Some people call marketing a soulless pursuit. I will not argue with those people.
Marketing is saying something, anything, that will make people buy your product. Sometimes “buying your product” can be defined as “not buying someone else’s product.” But sometimes it can be defined as simply being a massive jerk. If marketing was just an honest recitation of facts, why you should spend your money on a given product, that would be one thing.
It isn’t though. Marketing is manipulation, saying anything about a product to make people think about it in the way you want them to. “But is our ad honest?” isn’t a question you’ll ever hear in a marketing meeting.
That was never clearer than when Budweiser aired this ad during the third quarter of the Super Bowl. The ad features images of Budweiser beer, Bud’s logo, Bud’s brewery and, of course, Bud’s horses. It shows people having fun drinking Bud, people getting ready to drink lots of Bud, people pouring Bud, people or at least machines brewing Bud, and, if I didn’t mention it, people pouring lots and lots of Bud. Those images are juxtaposed with occasional images of very obviously really lame people sniffing craft beers.
I hated this ad. It’s mean and stupid and tone deaf and moronic and idiotic and probably other things. But it’s also worse than that. Much worse.
The first part of the ad is the images I described above. The second part is words written in big white bold letters placed on top of the images. The words appear on screen bit by bit, like a bad poem to bad beer. Here is that bad poem. I should note the whole thing is written in caps (because of course it is) but I’m only capitalizing the first letter of each word because that’s about all I can handle.
A Macro Beer
It Is The Only Beer
There’s Only One Budweiser
It’s Brewed For Drinking
The People Who Drink
Are People Who Like
To Drink Beer
Brewed The Hard Way
Let Them Sip Their
Pumpkin Peach Ale
We’ll Be Brewing Us Some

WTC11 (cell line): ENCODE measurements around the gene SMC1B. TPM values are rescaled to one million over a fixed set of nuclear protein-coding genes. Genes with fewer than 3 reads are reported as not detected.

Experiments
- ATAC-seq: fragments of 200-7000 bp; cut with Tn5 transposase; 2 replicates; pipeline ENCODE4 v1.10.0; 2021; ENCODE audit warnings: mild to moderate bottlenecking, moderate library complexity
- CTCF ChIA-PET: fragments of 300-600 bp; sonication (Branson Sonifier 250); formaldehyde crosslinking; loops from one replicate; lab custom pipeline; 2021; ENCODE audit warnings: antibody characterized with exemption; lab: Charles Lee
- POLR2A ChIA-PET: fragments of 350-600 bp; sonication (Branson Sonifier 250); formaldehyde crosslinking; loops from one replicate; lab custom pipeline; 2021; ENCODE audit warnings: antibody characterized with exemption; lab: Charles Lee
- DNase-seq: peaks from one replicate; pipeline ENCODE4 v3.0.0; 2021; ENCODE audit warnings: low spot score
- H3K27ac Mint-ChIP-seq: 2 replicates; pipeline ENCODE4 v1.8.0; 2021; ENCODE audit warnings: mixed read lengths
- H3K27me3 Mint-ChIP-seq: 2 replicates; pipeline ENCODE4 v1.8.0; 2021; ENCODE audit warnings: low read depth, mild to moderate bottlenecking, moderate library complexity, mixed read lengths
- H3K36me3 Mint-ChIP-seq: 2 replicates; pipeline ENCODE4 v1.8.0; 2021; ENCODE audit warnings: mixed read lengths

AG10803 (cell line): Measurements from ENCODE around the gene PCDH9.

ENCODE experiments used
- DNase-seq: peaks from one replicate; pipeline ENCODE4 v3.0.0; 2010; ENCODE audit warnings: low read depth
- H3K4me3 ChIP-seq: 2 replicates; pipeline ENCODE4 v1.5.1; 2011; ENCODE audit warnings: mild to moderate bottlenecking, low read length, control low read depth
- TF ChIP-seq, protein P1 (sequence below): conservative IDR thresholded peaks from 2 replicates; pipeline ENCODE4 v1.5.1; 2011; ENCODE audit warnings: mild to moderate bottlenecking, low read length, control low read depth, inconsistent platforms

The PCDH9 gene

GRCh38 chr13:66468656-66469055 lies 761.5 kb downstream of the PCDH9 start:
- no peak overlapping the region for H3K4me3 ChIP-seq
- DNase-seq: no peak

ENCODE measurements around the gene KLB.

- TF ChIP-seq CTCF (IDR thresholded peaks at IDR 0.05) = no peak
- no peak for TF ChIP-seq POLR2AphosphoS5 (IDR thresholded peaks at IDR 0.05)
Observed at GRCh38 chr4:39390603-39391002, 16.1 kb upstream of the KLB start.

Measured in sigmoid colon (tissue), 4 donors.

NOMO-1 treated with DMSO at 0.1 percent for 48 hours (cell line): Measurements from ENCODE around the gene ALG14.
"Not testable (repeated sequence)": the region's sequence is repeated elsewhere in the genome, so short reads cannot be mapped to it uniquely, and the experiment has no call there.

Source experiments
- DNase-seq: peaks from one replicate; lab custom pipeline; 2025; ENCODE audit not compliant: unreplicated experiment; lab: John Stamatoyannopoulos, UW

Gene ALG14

This Is The Famous
This Bud’s For You
Good gosh that’s gruesome. But what does it mean? You don’t have to go far to see it was a strike at craft beer drinkers. That makes one wonder why is Budweiser “beechwood aging” their beers if their beers aren’t to be sipped or dissected? Does beachwood have some sort of numbing property? And what the hell kind of brewing is “brewing hard?”
This brings me to something different though. It strikes me that there is something more sinister to this. This ad isn’t just stupid. Let’s really look at what this ad is saying.
• Bud is a Macro beer. Macro = big. Other beers, craft beers, are not macro. They are micro. They are not big. They are the opposite of big. They are… small.
• Budweiser is, “not brewed to be fussed over.” Stereotypically speaking, who “fusses over” things?
• Budweiser is “brewed hard.” This means craft beers are brewed the opposite of hard. Well, what is the opposite of hard? Soft.
• Then there’s the whole ‘beer isn’t for studying’ aspect. Don’t study or learn about your beer. Learning is bad. Learning isn’t for Manly Men. Learning is for elites.
• Then the ad brings up “pumpkin peach ale.” Ignore for a second that most craft beer isn’t made craft by the addition of fruit but by the addition of skill and quality ingredients. What kind of beer is “pumpkin peach ale?” Fruit beer. Fruit.
Are you starting to see the subtext here? Small. Fussy. Soft. Elite. Fruity.
This is an attack on the heterosexuality of craft beer drinkers. It insinuates craft beer drinkers aren’t heterosexual, like drinkers of Budweiser are. In short, the ad calls craft drinkers homosexuals.
The makers of this ad and the people who paid to put it on television at the most costly moment in TV history are aware of this. And they don’t care.
They aren’t specifically saying ‘if you drink craft beer you are a homosexual’ so they feel, even if they mean that, since they haven’t specifically said it, they’re covered. They probably don’t care that many if not most craft beer drinkers, like most Americans, support homosexuals and believe a person’s sexuality should be their own business. I’d wager that most Americans also feel, like I do, that someone’s sexuality should never used as an insult, or as a way to derogatorily shift units during the Super Bowl.
But the people who made this ad and the people who paid to put it on TV don’t care because equating craft beer with homosexuality will sadly appeal to some people. It will appeal to some people who get the specific message, but mostly it will appeal to many people who only get the gist. Real men, real American men, are strong, and like women, and like drinking lots of beer made by an American* company. That’s the text.
This ad draws a metaphorical line in the metaphorical sand. On one side are the homosexual elites. They are small, weak, and gay. On the other are the real American men and the real American women who love them. They are big, strong, and will have heterosexual sex with anything that moves. The fact that this is insulting, hurtful, and decided NOT American doesn’t matter because, to the people responsible for the ad, it’s just marketing.